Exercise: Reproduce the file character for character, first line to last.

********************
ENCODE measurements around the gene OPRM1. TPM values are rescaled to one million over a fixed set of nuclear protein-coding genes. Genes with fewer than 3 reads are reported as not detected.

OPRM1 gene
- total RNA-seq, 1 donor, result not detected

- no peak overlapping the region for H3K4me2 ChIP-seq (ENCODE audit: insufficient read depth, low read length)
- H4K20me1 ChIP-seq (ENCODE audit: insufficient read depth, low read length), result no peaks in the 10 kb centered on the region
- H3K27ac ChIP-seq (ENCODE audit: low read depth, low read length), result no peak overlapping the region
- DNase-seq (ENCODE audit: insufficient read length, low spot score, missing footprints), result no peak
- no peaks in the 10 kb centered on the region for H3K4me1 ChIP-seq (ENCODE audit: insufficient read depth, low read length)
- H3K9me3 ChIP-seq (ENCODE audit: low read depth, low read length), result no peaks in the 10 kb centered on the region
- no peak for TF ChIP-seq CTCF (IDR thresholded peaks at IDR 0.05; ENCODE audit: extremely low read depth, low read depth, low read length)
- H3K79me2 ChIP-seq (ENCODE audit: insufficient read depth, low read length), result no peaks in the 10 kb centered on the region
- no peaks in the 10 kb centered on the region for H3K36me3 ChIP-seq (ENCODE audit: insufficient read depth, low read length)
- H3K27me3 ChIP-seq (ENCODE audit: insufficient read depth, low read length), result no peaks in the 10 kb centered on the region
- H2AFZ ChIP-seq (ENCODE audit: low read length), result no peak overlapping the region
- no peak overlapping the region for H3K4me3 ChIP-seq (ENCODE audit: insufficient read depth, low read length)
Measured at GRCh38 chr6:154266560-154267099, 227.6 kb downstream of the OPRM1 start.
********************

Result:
ENCODE measurements around the gene OPRM1. TPM values are rescaled to one million over a fixed set of nuclear protein-coding genes. Genes with fewer than 3 reads are reported as not detected.

OPRM1 gene
- total RNA-seq, 1 donor, result not detected

- no peak overlapping the region for H3K4me2 ChIP-seq (ENCODE audit: insufficient read depth, low read length)
- H4K20me1 ChIP-seq (ENCODE audit: insufficient read depth, low read length), result no peaks in the 10 kb centered on the region
- H3K27ac ChIP-seq (ENCODE audit: low read depth, low read length), result no peak overlapping the region
- DNase-seq (ENCODE audit: insufficient read length, low spot score, missing footprints), result no peak
- no peaks in the 10 kb centered on the region for H3K4me1 ChIP-seq (ENCODE audit: insufficient read depth, low read length)
- H3K9me3 ChIP-seq (ENCODE audit: low read depth, low read length), result no peaks in the 10 kb centered on the region
- no peak for TF ChIP-seq CTCF (IDR thresholded peaks at IDR 0.05; ENCODE audit: extremely low read depth, low read depth, low read length)
- H3K79me2 ChIP-seq (ENCODE audit: insufficient read depth, low read length), result no peaks in the 10 kb centered on the region
- no peaks in the 10 kb centered on the region for H3K36me3 ChIP-seq (ENCODE audit: insufficient read depth, low read length)
- H3K27me3 ChIP-seq (ENCODE audit: insufficient read depth, low read length), result no peaks in the 10 kb centered on the region
- H2AFZ ChIP-seq (ENCODE audit: low read length), result no peak overlapping the region
- no peak overlapping the region for H3K4me3 ChIP-seq (ENCODE audit: insufficient read depth, low read length)
Measured at GRCh38 chr6:154266560-154267099, 227.6 kb downstream of the OPRM1 start.